Do you prefer instead to experience at ground-level what you have already spied from the heights of the High Line? If so, the first order of business may be to head west toward the waterfront and the Hudson River Park which extends from 59th Street south to Battery Park. Follow the path south and you will soon be back on the edges of Greenwich Village. On the way are Chelsea Water Park and the Chelsea Piers, a large sports and entertainment complex.
The West Village is widely known for being the seat of bohemian culture, particularly in the 1950s and 1960s. It still retains elements of the lifestyle that inspired the moniker “Little Bohemia,” such as the artist’s lofts of the Westbeth Artists Community (an affordable living and work space for artists and art organizations). A few historic landmarks stand as reminders of the artistic and intellectual heavy-weights of the 20th century that made the West Village their home. The White Horse Tavern, still open for business, was a popular gathering place for writers such as Ezra Pound, Norman Mailer and Dylan Thomas. The original office of the newspaper The Village Voice was nearby as well. On a musical note, The Village Vanguard is a jazz club that first opened its doors in 1935 and is a well-loved venue for live performances today. Musicians such as Miles Davis, Thelonious Monk and Stan Getz, are among the long-list of jazz masters who have performed within these walls. Also in the village is the Cherry Lane Theatre, New York’s longest, continuously running off-Broadway theatre. Edna St. Vincent Millay and some of her theatre artist colleagues were instrumental in opening the theater in 1924. Since then, multitudes of illustrious writers and actors have contributed to the long succession of influential American plays that have streamed forth from this historic jewel.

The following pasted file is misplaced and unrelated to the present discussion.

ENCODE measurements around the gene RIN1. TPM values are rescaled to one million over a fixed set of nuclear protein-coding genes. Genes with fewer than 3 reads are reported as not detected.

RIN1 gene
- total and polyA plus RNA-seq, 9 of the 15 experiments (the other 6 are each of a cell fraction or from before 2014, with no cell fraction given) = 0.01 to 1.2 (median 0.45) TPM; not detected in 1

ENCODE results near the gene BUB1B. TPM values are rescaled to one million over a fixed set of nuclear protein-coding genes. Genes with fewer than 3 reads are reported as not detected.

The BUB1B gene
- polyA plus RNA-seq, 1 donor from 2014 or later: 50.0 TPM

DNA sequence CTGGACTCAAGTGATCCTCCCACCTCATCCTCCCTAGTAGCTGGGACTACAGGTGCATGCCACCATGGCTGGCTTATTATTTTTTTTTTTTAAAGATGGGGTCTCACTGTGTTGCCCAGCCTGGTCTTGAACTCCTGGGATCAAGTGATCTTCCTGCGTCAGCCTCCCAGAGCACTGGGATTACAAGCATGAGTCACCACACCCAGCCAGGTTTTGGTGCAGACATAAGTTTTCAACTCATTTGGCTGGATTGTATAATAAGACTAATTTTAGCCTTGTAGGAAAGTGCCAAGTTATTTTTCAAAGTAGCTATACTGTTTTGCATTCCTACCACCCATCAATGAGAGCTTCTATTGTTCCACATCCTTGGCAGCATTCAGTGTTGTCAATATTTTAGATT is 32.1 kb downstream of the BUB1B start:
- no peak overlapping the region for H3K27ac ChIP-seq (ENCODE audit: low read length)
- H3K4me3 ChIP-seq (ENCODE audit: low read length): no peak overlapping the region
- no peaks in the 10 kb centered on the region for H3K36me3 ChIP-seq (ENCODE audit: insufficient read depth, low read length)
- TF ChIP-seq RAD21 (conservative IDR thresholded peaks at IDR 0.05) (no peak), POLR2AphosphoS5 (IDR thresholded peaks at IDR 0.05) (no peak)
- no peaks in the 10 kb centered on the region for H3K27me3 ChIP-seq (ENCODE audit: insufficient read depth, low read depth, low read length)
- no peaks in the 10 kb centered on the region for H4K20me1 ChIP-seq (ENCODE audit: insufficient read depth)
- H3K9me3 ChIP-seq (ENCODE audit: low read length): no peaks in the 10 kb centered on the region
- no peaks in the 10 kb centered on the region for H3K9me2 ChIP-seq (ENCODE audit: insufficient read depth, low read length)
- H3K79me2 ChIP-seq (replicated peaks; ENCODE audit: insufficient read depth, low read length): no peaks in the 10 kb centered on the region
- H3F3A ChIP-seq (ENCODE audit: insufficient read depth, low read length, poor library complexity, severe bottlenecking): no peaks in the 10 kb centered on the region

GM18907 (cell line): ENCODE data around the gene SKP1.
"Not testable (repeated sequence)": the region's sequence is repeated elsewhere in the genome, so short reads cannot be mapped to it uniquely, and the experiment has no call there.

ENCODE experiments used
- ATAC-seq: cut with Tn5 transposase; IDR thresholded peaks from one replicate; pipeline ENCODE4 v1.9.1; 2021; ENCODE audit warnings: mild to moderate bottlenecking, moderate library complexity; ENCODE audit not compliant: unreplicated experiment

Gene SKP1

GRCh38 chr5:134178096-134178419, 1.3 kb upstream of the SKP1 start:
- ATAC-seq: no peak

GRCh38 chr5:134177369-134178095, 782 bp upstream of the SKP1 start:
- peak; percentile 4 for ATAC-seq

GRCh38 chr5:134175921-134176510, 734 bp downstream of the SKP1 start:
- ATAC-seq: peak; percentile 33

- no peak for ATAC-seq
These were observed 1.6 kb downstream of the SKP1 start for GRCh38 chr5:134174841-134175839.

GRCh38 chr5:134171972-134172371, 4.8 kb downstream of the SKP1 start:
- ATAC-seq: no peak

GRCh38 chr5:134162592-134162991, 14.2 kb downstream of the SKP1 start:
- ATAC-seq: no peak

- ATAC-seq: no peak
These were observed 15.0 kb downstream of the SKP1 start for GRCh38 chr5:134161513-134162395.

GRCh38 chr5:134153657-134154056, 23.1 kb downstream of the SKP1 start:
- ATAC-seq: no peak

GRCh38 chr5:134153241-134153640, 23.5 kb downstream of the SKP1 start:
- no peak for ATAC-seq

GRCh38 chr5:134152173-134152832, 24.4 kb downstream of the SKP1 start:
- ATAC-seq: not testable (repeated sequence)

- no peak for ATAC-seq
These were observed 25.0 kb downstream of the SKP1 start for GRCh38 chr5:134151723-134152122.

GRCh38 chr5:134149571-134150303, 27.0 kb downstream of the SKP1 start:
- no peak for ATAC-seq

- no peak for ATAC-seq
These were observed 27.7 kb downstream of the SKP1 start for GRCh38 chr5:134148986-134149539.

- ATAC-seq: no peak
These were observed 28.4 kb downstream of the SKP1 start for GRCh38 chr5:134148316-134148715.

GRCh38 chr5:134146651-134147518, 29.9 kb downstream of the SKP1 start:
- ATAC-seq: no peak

Simply walking the cobblestoned streets lined with brownstones and art-deco apartment buildings, or sitting in Washington Square Park for a bit of people-watching, is a good way to discover the village’s charms. Right off of the square is the historic Washington Square Hotel, also a haven for the village denizen and countless visitors since 1902. However you decide to spend your time discovering the seemingly infinite array of restaurants, clubs and boutiques, you will surely be captivated by this neighborhood’s unique blending of the historic and the modern, the bohemian and the upscale.